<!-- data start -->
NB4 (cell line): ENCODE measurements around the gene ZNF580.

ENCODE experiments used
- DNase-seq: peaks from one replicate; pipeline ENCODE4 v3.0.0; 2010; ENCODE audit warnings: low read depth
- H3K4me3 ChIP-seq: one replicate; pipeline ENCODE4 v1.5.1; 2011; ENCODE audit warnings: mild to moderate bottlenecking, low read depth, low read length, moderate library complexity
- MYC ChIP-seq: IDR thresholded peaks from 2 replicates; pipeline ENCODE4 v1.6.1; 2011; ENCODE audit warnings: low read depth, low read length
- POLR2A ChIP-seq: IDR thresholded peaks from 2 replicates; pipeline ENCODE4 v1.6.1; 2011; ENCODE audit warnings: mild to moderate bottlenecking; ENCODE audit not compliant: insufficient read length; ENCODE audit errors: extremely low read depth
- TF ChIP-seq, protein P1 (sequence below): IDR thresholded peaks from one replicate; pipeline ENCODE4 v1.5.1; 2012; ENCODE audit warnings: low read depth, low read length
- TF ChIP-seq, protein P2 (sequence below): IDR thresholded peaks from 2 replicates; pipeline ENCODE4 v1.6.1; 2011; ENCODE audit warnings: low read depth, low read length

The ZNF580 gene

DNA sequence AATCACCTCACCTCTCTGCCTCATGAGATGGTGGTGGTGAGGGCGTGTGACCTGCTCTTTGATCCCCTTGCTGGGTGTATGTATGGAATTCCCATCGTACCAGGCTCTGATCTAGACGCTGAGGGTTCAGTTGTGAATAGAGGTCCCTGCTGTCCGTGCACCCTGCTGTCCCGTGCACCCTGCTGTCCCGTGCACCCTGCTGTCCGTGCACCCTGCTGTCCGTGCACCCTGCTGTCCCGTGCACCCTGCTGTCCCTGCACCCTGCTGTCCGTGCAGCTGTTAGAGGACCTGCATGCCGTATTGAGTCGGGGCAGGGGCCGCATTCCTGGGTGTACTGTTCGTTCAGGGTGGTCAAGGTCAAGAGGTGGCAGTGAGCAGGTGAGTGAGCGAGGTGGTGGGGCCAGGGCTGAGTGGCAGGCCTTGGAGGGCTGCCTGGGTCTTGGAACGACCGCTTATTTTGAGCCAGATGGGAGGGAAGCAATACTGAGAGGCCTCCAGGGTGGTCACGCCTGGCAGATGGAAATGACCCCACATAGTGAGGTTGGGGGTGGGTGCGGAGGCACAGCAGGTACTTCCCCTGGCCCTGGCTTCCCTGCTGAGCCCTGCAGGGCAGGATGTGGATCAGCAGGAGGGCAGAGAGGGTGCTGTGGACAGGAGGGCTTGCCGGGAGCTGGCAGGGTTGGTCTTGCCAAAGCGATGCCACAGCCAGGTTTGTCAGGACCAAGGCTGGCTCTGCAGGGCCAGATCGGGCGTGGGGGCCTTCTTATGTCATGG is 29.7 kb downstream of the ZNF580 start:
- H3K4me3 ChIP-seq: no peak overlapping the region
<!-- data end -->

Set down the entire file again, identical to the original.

NB4 (cell line): ENCODE measurements around the gene ZNF580.

ENCODE experiments used
- DNase-seq: peaks from one replicate; pipeline ENCODE4 v3.0.0; 2010; ENCODE audit warnings: low read depth
- H3K4me3 ChIP-seq: one replicate; pipeline ENCODE4 v1.5.1; 2011; ENCODE audit warnings: mild to moderate bottlenecking, low read depth, low read length, moderate library complexity
- MYC ChIP-seq: IDR thresholded peaks from 2 replicates; pipeline ENCODE4 v1.6.1; 2011; ENCODE audit warnings: low read depth, low read length
- POLR2A ChIP-seq: IDR thresholded peaks from 2 replicates; pipeline ENCODE4 v1.6.1; 2011; ENCODE audit warnings: mild to moderate bottlenecking; ENCODE audit not compliant: insufficient read length; ENCODE audit errors: extremely low read depth
- TF ChIP-seq, protein P1 (sequence below): IDR thresholded peaks from one replicate; pipeline ENCODE4 v1.5.1; 2012; ENCODE audit warnings: low read depth, low read length
- TF ChIP-seq, protein P2 (sequence below): IDR thresholded peaks from 2 replicates; pipeline ENCODE4 v1.6.1; 2011; ENCODE audit warnings: low read depth, low read length

The ZNF580 gene

DNA sequence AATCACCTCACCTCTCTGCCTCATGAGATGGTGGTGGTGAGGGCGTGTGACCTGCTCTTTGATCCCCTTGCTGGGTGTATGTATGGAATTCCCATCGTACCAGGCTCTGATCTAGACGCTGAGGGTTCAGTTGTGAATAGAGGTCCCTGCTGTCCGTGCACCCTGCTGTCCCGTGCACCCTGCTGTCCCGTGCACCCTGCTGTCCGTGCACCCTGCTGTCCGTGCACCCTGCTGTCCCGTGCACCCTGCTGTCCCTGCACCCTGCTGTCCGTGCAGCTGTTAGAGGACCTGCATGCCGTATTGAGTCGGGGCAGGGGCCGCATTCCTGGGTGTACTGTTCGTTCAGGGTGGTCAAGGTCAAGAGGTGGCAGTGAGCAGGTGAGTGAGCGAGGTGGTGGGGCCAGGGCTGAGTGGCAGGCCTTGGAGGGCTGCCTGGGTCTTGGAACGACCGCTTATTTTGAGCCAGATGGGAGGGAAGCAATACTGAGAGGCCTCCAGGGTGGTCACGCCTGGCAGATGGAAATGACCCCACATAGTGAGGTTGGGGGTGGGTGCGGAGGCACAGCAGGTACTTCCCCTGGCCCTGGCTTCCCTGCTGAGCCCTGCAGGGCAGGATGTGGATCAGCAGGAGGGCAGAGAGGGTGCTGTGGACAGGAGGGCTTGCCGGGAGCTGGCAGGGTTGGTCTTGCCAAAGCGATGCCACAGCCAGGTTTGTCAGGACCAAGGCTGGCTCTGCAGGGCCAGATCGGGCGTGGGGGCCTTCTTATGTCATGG is 29.7 kb downstream of the ZNF580 start:
- H3K4me3 ChIP-seq: no peak overlapping the region